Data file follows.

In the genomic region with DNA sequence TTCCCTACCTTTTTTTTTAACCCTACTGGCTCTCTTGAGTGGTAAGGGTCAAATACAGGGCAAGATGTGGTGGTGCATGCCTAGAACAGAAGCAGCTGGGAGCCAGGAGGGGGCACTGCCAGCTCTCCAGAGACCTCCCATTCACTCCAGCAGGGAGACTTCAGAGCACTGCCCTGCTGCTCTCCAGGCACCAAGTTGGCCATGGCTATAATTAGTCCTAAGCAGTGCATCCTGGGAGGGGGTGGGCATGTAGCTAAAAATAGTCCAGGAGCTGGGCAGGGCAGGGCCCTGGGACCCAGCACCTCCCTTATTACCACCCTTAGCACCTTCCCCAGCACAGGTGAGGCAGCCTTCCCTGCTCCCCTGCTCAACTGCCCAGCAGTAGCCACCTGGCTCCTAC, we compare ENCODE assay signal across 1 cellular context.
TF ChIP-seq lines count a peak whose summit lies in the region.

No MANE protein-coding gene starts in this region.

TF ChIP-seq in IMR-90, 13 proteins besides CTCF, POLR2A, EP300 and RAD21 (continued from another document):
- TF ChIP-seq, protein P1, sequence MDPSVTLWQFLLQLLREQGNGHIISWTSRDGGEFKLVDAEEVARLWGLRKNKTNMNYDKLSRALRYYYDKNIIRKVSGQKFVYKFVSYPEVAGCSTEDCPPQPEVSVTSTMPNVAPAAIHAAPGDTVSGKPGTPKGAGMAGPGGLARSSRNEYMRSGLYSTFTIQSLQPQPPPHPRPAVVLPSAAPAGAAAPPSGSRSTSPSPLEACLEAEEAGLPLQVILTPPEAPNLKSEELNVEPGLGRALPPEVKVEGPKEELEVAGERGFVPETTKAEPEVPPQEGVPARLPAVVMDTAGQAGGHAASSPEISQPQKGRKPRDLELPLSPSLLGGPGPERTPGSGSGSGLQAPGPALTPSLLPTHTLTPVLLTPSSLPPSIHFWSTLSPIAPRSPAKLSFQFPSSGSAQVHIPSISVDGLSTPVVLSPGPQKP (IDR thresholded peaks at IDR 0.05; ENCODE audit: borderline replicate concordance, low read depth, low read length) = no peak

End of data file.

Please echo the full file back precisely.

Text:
In the genomic region with DNA sequence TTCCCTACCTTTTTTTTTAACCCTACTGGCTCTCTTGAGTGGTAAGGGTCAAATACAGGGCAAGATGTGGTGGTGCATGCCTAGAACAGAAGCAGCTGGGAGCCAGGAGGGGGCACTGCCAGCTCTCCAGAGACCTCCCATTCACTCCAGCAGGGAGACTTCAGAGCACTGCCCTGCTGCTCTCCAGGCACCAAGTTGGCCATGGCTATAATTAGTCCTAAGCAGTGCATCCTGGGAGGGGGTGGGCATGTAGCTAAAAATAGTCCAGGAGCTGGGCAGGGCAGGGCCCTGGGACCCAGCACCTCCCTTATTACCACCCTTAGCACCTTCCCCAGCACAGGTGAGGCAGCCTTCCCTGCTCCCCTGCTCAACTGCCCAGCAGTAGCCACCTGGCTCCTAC, we compare ENCODE assay signal across 1 cellular context.
TF ChIP-seq lines count a peak whose summit lies in the region.

No MANE protein-coding gene starts in this region.

TF ChIP-seq in IMR-90, 13 proteins besides CTCF, POLR2A, EP300 and RAD21 (continued from another document):
- TF ChIP-seq, protein P1, sequence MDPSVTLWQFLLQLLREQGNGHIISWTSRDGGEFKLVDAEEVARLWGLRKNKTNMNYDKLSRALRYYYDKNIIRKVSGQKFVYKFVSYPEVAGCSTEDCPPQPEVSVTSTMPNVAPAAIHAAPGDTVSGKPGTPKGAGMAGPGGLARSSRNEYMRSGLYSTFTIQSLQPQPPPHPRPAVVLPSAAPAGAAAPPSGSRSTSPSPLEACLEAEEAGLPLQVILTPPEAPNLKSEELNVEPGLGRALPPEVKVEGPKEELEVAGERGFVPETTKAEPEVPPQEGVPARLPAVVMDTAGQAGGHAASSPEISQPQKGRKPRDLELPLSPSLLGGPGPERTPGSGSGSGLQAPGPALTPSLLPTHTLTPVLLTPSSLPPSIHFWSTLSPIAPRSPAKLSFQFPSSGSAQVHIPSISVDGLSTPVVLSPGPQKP (IDR thresholded peaks at IDR 0.05; ENCODE audit: borderline replicate concordance, low read depth, low read length) = no peak